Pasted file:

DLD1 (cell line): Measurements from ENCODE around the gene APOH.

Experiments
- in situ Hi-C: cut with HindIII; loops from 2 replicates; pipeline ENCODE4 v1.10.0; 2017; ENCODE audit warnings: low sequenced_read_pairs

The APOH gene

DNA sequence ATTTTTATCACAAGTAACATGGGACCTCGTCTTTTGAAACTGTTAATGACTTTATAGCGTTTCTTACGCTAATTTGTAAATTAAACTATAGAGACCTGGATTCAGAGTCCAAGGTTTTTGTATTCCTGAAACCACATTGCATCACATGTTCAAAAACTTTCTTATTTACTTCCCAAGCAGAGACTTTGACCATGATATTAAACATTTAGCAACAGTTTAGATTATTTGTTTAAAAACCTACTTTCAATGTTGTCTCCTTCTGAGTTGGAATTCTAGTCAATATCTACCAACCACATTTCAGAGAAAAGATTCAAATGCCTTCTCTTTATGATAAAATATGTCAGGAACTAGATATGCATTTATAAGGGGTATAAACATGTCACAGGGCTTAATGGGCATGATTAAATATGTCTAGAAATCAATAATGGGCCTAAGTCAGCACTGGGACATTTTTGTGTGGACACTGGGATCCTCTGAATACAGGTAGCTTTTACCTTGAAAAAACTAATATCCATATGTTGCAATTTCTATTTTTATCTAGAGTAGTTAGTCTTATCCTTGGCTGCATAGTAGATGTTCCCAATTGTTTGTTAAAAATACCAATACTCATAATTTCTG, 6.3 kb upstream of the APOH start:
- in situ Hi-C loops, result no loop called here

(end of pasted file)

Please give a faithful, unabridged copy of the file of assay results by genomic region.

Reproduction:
DLD1 (cell line): Measurements from ENCODE around the gene APOH.

Experiments
- in situ Hi-C: cut with HindIII; loops from 2 replicates; pipeline ENCODE4 v1.10.0; 2017; ENCODE audit warnings: low sequenced_read_pairs

The APOH gene

DNA sequence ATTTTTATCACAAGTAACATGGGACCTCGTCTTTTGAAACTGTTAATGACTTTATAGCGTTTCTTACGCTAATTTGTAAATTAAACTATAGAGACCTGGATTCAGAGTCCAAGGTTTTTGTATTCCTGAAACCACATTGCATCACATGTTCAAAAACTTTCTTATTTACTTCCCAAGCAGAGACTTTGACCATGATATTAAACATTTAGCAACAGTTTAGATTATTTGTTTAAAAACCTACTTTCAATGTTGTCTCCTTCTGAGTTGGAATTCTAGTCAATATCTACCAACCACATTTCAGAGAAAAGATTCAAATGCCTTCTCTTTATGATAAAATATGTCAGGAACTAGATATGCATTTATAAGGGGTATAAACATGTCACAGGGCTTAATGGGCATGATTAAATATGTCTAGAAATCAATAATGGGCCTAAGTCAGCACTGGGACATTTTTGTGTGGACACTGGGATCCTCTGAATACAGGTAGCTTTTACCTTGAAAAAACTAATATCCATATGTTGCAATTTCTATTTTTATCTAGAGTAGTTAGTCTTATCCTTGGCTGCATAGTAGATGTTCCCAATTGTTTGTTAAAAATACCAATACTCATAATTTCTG, 6.3 kb upstream of the APOH start:
- in situ Hi-C loops, result no loop called here